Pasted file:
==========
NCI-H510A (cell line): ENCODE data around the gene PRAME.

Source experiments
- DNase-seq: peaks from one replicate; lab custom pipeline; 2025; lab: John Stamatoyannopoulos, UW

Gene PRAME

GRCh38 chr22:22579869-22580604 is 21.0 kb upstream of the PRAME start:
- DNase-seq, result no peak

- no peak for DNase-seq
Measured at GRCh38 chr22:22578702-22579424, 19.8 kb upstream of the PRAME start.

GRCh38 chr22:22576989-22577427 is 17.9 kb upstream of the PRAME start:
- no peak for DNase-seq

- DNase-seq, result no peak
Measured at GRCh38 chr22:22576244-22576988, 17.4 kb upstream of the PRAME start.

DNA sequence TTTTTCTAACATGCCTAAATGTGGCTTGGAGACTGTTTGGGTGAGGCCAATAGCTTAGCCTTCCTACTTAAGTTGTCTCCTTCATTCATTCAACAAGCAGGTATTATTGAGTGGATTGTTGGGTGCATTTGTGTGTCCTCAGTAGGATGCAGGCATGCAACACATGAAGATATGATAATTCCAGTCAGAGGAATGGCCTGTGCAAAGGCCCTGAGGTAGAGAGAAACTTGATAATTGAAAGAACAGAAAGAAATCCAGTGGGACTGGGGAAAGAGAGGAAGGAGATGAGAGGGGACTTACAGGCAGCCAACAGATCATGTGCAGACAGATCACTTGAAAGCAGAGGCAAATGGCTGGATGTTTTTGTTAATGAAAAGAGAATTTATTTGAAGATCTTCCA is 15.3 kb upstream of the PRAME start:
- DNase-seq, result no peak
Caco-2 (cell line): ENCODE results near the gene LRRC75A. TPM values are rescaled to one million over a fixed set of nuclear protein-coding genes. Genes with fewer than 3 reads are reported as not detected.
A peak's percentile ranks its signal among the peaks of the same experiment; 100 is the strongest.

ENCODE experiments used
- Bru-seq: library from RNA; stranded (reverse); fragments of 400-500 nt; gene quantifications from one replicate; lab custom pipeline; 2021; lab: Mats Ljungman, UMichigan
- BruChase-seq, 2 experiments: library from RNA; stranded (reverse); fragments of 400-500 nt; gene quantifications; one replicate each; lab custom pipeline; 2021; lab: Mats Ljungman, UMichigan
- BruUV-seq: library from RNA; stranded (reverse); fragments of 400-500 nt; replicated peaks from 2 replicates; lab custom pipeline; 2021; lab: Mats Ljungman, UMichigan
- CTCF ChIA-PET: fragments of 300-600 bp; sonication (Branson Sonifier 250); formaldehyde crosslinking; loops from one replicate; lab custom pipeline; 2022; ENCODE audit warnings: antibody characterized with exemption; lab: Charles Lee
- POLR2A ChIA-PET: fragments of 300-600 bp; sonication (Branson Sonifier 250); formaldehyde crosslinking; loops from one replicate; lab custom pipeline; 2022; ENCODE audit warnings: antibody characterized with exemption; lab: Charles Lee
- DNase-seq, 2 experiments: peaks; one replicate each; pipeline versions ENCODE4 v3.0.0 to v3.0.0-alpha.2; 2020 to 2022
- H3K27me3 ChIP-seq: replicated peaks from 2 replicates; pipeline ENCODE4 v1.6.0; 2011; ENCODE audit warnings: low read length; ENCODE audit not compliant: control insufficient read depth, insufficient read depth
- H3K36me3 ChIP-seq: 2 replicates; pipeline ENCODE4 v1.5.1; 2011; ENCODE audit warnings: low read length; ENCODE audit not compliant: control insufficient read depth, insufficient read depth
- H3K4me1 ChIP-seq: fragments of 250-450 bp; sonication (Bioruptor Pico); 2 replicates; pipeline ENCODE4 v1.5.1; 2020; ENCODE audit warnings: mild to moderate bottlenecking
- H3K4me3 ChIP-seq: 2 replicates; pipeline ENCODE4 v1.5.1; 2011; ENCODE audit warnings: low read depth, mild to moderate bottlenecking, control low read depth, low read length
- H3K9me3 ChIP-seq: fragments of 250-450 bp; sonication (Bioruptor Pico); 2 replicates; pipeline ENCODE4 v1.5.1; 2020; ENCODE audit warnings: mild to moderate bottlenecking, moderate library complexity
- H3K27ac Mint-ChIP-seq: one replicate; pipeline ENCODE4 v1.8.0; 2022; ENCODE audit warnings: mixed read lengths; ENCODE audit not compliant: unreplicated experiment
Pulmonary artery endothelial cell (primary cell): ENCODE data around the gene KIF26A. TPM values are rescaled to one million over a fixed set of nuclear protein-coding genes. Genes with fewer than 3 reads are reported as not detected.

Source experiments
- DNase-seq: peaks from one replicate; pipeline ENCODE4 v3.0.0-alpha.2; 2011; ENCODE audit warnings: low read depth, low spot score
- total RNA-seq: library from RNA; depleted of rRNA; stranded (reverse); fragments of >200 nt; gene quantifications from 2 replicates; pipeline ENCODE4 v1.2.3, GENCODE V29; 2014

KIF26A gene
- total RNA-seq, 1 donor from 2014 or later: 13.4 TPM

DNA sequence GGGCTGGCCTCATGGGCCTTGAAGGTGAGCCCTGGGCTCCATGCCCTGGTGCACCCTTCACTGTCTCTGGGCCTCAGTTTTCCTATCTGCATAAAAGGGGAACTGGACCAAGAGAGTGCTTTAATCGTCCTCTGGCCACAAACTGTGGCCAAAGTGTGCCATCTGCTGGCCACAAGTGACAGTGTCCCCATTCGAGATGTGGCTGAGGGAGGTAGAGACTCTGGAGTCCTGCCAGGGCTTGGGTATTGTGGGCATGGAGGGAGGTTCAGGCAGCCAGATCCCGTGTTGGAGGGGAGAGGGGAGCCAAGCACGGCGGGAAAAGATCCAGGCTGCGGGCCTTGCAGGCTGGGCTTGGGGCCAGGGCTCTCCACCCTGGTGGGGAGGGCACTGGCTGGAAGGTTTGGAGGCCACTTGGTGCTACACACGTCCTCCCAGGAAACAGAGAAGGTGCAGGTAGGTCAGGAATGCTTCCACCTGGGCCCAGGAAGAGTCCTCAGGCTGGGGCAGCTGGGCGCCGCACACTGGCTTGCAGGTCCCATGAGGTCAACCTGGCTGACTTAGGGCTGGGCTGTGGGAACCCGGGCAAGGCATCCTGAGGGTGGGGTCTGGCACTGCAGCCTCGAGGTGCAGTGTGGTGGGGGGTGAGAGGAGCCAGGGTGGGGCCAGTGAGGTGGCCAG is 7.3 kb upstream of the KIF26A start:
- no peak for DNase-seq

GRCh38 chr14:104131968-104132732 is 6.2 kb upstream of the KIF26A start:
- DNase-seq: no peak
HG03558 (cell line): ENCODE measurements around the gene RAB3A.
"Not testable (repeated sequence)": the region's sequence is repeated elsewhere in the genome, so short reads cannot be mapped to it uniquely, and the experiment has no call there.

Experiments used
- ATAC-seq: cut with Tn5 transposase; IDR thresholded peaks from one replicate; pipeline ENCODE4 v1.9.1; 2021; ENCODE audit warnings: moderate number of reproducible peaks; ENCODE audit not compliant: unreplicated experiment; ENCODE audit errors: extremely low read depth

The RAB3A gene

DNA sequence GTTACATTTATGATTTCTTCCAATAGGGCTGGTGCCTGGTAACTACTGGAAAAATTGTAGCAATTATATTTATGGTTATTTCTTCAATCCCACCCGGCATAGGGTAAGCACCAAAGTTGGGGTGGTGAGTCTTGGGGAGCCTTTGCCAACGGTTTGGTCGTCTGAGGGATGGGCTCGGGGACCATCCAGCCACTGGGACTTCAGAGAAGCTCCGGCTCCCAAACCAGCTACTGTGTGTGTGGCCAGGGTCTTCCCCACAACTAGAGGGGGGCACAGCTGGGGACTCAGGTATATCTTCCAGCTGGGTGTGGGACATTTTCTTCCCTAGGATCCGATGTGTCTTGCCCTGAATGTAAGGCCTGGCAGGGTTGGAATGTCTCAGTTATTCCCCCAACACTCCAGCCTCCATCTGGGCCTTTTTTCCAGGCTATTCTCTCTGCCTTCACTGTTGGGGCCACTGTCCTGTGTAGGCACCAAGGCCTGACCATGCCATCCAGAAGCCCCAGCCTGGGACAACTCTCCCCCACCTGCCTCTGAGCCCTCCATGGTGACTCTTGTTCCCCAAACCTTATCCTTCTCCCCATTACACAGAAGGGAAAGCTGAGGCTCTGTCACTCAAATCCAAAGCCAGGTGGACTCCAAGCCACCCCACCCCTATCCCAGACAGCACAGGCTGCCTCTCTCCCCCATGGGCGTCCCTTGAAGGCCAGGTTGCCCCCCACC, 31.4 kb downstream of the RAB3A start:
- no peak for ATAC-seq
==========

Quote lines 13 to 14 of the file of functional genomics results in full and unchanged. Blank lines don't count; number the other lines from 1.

DNA sequence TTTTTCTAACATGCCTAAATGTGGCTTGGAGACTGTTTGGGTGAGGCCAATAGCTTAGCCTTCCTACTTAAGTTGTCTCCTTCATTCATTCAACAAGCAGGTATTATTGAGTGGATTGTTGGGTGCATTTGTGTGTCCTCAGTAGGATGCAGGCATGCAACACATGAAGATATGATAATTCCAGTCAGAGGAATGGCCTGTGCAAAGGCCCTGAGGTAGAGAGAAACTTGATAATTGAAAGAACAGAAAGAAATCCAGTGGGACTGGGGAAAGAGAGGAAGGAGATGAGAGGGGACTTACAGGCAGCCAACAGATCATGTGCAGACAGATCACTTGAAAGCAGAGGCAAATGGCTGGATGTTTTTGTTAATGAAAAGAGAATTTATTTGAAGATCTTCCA is 15.3 kb upstream of the PRAME start:
- DNase-seq, result no peak